Being a professional athlete is in many ways a gamble on the future. You have to hope you're good enough long before you find out the limits of your abilities. If you are talented enough to make it to your sport's major leagues, you spend plenty of time wondering about what's next. Whether it's your next game or next fight or next day of practice or training, there is excitement about potential and fear of what could go wrong.
Lorenz Larkin thought he knew what was next. He was supposed to have the opportunity of his career in a Strikeforce middleweight title fight against champion Luke Rockhold. Instead, the rug was pulled out from him twice after an injury forced Rockhold out of two proposed dates.
The champion's version of events is that a wrist problem simply didn't heal in time to make the Jan. 12 date. But Larkin isn't quite so sure. With Strikeforce likely to fold after January's Strikeforce: Champions event, he believes that Rockhold never intended to fight him, instead opting to move ahead into the UFC without having to risk his belt. It's a serious allegation, essentially accusing Rockhold of either lying or cowardice.
"Strikeforce or the UFC is not going to advertise a fight that isn't signed," he told MMA Fighting. "They wouldn't waste the time or the money. For him to say he never signed anything or never agreed to the bout, it doesn't make any sense."
Larkin said that he personally signed a bout agreement to face Rockhold in the first days of November, just before Strikeforce confirmed the matchup. That's why it took him by surprise when he not only heard that Rockhold was out, but also when he heard the champion say he had never even begun training for the fight or signed for it. Those last bits of information simply sounded too fishy, he said.
"I just think he’s playing the safe card," he said. "Why take a potential fight where you can get your belt taken from you right before you get to the UFC? On one hand, I understand if he’s trying to play that game. But I'd rather he just didn't take the fight at all."
The fight's cancellation essentially ended a four-month training camp for Larkin, who began to prepare for the bout just after his July win over Robbie Lawler, upon hearing whispers he'd fight for the belt.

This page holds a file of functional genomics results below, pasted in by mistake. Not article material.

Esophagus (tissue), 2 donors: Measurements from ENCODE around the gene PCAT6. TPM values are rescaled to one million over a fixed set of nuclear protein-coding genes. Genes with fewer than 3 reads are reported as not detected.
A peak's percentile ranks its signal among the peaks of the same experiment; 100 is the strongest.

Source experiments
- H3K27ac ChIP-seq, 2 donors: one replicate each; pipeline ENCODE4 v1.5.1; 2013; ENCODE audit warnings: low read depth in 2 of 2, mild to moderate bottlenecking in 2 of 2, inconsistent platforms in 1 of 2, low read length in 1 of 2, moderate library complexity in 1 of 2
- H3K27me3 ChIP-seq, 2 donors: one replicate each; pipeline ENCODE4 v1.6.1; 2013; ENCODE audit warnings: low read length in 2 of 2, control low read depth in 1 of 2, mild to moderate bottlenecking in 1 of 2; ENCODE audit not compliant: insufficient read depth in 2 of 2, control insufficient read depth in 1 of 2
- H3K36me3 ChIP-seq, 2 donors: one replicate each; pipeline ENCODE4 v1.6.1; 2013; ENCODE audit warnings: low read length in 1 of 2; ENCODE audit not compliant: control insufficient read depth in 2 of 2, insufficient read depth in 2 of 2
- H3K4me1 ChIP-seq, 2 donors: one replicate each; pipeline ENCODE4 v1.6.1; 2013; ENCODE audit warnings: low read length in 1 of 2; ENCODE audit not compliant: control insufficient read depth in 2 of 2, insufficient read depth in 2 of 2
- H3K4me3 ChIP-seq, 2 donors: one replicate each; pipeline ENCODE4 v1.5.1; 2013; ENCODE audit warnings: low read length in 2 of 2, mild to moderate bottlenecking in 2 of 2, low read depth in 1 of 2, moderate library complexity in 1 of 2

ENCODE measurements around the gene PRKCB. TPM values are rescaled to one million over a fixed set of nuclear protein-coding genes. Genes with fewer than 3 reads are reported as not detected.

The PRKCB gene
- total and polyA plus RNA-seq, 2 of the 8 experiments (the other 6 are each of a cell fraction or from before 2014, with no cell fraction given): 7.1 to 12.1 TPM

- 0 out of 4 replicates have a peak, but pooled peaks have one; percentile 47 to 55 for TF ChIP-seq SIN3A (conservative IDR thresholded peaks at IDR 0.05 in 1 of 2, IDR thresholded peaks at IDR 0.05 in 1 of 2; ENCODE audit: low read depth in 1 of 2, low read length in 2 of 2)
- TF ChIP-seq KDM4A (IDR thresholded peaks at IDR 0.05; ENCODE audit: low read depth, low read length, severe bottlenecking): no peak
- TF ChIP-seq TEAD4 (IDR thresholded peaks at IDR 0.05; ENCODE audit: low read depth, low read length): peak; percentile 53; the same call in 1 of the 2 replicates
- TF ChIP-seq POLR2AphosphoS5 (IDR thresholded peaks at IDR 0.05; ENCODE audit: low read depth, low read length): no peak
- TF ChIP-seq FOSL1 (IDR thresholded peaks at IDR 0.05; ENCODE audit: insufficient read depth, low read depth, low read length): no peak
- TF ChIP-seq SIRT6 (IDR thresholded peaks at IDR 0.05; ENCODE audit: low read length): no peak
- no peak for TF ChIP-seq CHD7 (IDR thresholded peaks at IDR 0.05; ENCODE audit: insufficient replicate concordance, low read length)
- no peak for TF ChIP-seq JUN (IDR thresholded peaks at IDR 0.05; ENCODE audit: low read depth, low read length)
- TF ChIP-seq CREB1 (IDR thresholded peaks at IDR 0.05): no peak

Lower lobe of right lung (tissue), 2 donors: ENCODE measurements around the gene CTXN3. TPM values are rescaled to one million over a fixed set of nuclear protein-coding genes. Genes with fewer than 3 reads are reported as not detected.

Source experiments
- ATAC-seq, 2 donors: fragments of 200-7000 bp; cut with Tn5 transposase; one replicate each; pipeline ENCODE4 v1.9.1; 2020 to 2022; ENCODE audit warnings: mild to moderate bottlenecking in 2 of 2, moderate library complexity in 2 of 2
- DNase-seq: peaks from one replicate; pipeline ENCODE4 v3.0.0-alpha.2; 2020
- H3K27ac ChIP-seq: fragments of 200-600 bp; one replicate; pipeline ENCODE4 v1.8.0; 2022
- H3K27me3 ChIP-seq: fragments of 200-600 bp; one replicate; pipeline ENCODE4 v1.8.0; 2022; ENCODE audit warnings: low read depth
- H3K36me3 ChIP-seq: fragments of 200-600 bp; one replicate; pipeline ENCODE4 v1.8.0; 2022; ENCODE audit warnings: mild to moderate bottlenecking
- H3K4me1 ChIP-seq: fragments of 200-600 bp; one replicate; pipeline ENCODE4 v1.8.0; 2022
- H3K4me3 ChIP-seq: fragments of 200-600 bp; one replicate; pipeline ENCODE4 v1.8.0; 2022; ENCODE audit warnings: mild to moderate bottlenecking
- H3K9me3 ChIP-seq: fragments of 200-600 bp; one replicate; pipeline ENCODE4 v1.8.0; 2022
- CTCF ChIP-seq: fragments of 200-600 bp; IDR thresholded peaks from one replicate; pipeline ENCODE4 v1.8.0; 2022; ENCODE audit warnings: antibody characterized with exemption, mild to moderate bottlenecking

It also left Larkin feeling largely unfulfilled. Here he'd spent parts of two camps preparing for one guy for a fight that never materialized. In Larkin's mind, the fight was going to be great, a proper sendoff for Strikeforce in the last fight of its history. Perhaps even something to rival the Anthony Pettis vs. Benson Henderson thriller that sent the WEC to a triumphant end before its absorption by the UFC. A "chin-down, dig-your-toes-into-the-mat" kind of fight, he called it.
"I was going to put on a show," he said."I wanted this fight to be remembered. If it was the end, I wanted Strikeforce to go out with a bang."
That's a role he wanted as much as fighting for the belt, but now if Larkin-Rockhold happens, it will probably be in the UFC. On Monday's edition of The MMA Hour, Rockhold -- angered by Larkin's tweets on the mess -- said that he'd still like the fight, even if it was in the octagon, calling the match-up "easy money."
While Larkin took umbrage at Rockhold's characterization of the pairing, he didn't seem nearly as enthused about the possibility of the fight taking place in the future, voicing a worry that history would again repeat itself with another injury and fight cancellation.
"I'd rather fight someone who I know is going to go through a full camp and come and show up to fight me," he said. "He can think it's easy money all he wants. He can talk all the mess he wants because he knows we're not fighting. He can be tough all he wants, but I was going to be there on Jan. 12, and he's the one who's not going to be there to fight me."
To date, Larkin has not heard if he'll be asked to stay on the show, but he's not really sure what he wants to do next anyway. Part of him wants to get in and fight at the next available opportunity, even if it's not for a belt. The other part of him says that since the title match is off the table, it will be smart to bypass the January Strikeforce show and wait for his invitation to the UFC. Among the names he says he'd like to tangle with in the big show are Wanderlei Silva and Tim Boetsch.
Ultimately, he feels as though he has two good options. After all, when he was a young fighter coming up, he was always focused on ending up with either Strikeforce or the UFC. Now he might be wanted by both. That's what he tries to remind himself as this situation plays out.
While he waits, he's staying in training, passing the time until the call comes to send him back into action. And whether it's Rockhold, Silva, Boetsch, or another name entirely, Larkin promises to deliver the same thing he would have brought on Jan. 12.
"Even in Strikeforce, I haven't been worried about a belt until later on," he said. "I'm just worried about putting on exciting fights. That’s what I've got to get back to. I know fans like that, and that’s what I like doing. So all in all, I’m more concerned about putting on exciting fights. That's it."
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